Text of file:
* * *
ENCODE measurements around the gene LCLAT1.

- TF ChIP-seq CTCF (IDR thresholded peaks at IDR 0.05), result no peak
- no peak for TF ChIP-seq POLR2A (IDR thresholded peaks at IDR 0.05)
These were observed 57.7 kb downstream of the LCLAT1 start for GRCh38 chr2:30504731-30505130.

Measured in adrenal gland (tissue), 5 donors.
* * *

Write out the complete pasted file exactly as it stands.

ENCODE measurements around the gene LCLAT1.

- TF ChIP-seq CTCF (IDR thresholded peaks at IDR 0.05), result no peak
- no peak for TF ChIP-seq POLR2A (IDR thresholded peaks at IDR 0.05)
These were observed 57.7 kb downstream of the LCLAT1 start for GRCh38 chr2:30504731-30505130.

Measured in adrenal gland (tissue), 5 donors.